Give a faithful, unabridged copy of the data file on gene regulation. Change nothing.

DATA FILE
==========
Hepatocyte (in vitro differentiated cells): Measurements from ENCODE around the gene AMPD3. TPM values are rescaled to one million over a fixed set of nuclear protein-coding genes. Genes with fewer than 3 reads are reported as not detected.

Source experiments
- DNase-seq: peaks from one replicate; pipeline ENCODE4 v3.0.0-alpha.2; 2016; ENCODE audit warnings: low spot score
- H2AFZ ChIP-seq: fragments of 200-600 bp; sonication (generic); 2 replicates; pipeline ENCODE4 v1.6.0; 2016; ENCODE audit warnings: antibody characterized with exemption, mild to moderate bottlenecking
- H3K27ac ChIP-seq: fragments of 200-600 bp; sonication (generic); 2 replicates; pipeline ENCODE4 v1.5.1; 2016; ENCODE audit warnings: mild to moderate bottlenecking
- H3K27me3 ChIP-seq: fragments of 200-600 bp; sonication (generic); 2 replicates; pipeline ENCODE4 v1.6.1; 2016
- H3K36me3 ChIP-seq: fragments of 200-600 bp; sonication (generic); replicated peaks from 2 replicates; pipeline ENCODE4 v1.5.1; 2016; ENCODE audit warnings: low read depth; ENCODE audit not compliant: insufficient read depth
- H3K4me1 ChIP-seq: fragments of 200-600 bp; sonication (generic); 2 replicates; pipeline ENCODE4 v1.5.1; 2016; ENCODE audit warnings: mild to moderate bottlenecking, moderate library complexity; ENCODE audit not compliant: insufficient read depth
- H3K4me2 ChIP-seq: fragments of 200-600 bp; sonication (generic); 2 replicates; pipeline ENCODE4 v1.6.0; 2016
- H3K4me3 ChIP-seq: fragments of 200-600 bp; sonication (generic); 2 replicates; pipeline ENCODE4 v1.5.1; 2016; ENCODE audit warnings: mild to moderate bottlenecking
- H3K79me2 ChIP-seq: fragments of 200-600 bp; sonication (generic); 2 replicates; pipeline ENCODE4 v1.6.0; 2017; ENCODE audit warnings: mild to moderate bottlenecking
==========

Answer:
Hepatocyte (in vitro differentiated cells): Measurements from ENCODE around the gene AMPD3. TPM values are rescaled to one million over a fixed set of nuclear protein-coding genes. Genes with fewer than 3 reads are reported as not detected.

Source experiments
- DNase-seq: peaks from one replicate; pipeline ENCODE4 v3.0.0-alpha.2; 2016; ENCODE audit warnings: low spot score
- H2AFZ ChIP-seq: fragments of 200-600 bp; sonication (generic); 2 replicates; pipeline ENCODE4 v1.6.0; 2016; ENCODE audit warnings: antibody characterized with exemption, mild to moderate bottlenecking
- H3K27ac ChIP-seq: fragments of 200-600 bp; sonication (generic); 2 replicates; pipeline ENCODE4 v1.5.1; 2016; ENCODE audit warnings: mild to moderate bottlenecking
- H3K27me3 ChIP-seq: fragments of 200-600 bp; sonication (generic); 2 replicates; pipeline ENCODE4 v1.6.1; 2016
- H3K36me3 ChIP-seq: fragments of 200-600 bp; sonication (generic); replicated peaks from 2 replicates; pipeline ENCODE4 v1.5.1; 2016; ENCODE audit warnings: low read depth; ENCODE audit not compliant: insufficient read depth
- H3K4me1 ChIP-seq: fragments of 200-600 bp; sonication (generic); 2 replicates; pipeline ENCODE4 v1.5.1; 2016; ENCODE audit warnings: mild to moderate bottlenecking, moderate library complexity; ENCODE audit not compliant: insufficient read depth
- H3K4me2 ChIP-seq: fragments of 200-600 bp; sonication (generic); 2 replicates; pipeline ENCODE4 v1.6.0; 2016
- H3K4me3 ChIP-seq: fragments of 200-600 bp; sonication (generic); 2 replicates; pipeline ENCODE4 v1.5.1; 2016; ENCODE audit warnings: mild to moderate bottlenecking
- H3K79me2 ChIP-seq: fragments of 200-600 bp; sonication (generic); 2 replicates; pipeline ENCODE4 v1.6.0; 2017; ENCODE audit warnings: mild to moderate bottlenecking